REES Visiting Speaker Seminar: Dr. Shahidul Islam, Friday, October 21, 2022

Date(s) - 21/10/2022
3:30 pm - 5:00 pm
550 General Services Building, 550 General Services Building University of Alberta , Edmonton Alberta

Title: Fifty Years of Agricultural Development in Bangladesh

Speaker: Dr. Shahidul Islam, Associate Professor of Economics, MacEwan University

Date: Friday, October 21, 2022

Location: 550 General Services Building

This seminar will be in-person only, no Zoom.

Time: 3:30 – 5:00 pm


Since its independence in 1971, Bangladesh has made remarkable economic progress, evolving
from a low-income to a lower-middle-income country. Its agricultural sector remains essential
for the economy and food and nutrition requirements despite having a gradually declining share
of GDP and employment. Bangladesh underwent a typical sectoral transformation in
employment and GDP growth, transferring labor from low-productive agriculture to high-
productive manufacturing and service sectors. Such a transformation was due to the declining
labor demand in the agriculture sector because of growing mechanization and the increased labor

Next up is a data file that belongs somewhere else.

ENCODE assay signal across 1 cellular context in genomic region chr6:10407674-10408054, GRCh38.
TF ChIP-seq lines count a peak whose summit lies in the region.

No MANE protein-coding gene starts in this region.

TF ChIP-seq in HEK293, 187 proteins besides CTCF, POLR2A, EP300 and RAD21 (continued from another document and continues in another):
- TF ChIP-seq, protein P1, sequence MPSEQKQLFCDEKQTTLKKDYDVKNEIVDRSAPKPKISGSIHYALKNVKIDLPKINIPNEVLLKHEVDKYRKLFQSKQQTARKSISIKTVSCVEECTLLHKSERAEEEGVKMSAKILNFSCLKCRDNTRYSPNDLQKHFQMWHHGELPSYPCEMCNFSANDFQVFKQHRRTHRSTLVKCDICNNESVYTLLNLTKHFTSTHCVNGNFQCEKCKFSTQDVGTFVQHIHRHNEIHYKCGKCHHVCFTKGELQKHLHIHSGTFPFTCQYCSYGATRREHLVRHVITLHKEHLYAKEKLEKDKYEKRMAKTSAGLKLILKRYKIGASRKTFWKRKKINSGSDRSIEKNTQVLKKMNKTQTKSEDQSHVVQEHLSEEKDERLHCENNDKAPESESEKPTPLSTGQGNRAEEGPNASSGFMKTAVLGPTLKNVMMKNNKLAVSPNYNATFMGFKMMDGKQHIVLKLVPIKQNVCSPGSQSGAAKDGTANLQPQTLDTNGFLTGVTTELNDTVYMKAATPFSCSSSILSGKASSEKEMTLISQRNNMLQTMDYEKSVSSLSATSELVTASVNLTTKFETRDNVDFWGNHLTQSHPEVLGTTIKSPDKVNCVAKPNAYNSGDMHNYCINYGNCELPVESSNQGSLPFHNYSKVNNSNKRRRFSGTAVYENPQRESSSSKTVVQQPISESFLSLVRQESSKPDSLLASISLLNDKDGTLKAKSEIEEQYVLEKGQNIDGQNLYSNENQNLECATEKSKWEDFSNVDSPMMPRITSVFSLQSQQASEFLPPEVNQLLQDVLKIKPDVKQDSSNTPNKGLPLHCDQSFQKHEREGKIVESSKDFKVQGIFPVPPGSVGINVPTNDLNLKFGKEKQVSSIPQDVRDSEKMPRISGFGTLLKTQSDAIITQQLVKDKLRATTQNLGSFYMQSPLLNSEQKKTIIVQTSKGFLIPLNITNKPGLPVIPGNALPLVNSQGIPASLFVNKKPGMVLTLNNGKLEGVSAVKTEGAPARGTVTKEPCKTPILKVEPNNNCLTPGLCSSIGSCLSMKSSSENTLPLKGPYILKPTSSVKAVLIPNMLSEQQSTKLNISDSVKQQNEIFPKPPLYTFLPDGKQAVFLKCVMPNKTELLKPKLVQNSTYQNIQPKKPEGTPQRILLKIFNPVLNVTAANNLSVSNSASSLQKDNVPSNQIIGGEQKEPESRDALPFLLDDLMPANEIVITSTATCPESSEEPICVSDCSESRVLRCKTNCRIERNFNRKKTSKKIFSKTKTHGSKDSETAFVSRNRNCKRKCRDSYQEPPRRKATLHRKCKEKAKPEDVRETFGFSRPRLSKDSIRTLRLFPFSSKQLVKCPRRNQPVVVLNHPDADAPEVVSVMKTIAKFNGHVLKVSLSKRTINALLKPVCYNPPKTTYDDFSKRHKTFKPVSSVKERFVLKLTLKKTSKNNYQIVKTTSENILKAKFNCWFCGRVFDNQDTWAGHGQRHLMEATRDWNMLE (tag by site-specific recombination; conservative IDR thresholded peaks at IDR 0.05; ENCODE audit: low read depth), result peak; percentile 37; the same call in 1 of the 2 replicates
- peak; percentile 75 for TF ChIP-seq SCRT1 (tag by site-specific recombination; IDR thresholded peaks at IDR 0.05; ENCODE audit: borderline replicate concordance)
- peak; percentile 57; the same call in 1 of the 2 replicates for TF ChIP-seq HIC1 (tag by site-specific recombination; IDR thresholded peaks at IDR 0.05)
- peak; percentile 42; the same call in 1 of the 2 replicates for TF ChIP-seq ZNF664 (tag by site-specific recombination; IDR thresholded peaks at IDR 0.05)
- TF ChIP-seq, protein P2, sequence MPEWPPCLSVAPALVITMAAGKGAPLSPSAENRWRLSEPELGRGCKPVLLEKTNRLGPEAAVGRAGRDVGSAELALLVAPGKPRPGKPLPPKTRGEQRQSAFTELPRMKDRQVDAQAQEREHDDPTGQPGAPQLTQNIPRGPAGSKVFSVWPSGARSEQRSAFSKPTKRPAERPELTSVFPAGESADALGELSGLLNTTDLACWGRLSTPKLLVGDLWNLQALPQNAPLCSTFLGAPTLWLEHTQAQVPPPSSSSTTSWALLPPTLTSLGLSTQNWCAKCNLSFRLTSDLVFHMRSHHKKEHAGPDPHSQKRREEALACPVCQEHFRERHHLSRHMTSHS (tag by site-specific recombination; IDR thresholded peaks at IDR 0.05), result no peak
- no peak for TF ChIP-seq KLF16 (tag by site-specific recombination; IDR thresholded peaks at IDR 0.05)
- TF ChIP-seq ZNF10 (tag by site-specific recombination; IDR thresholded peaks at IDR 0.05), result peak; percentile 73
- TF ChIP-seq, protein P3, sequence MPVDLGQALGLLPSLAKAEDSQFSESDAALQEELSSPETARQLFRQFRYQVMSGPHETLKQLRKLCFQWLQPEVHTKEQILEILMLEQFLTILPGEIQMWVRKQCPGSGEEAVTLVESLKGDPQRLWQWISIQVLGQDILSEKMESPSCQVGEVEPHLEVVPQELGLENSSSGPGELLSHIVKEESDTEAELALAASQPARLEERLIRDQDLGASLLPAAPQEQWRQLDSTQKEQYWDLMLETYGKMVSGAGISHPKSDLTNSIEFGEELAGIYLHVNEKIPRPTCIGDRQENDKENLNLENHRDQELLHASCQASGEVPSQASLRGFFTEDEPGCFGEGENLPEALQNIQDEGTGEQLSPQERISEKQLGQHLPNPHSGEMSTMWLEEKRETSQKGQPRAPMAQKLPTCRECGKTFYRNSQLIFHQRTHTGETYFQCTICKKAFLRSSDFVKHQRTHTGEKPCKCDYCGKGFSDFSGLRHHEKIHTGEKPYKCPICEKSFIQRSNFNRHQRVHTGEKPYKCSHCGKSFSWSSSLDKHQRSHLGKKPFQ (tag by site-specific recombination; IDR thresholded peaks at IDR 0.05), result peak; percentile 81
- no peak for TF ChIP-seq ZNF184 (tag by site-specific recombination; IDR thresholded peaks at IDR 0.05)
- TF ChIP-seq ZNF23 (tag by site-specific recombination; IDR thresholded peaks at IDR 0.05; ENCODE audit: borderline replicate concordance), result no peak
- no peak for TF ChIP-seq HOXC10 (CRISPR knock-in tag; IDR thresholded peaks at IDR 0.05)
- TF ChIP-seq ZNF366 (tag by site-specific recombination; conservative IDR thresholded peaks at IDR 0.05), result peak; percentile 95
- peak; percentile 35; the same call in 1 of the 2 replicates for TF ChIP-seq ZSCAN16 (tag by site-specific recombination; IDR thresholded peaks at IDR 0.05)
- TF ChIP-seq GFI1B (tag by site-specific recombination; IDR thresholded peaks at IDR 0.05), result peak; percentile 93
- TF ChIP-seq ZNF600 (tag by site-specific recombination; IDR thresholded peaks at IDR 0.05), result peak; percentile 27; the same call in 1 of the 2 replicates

demand from rural off-farm activities and manufacturing and service sectors, resulting in
enhanced rural wages and standard of living. The agriculture sector of Bangladesh, despite its
continuously declining contribution to GDP, remains vital for sustained food and nutrition
security and economic growth. Low output elasticities in agriculture imply a limited growth
possibility with the existing technology. However, despite this and several other constraints, the
agriculture sector has potential for growth by developing and adopting appropriate technology
and realizing efficiency gains from proper input and output mixes. These need to be supported by
relevant policies and institutions. As land is a significant constraint, less land-intensive
subsectors like livestock, poultry, and fish production should receive attention.

Shahidul Islam, Ph.D. in Agricultural Economics from Oregon State University. Associate
Professor of Economics at MacEwan University.


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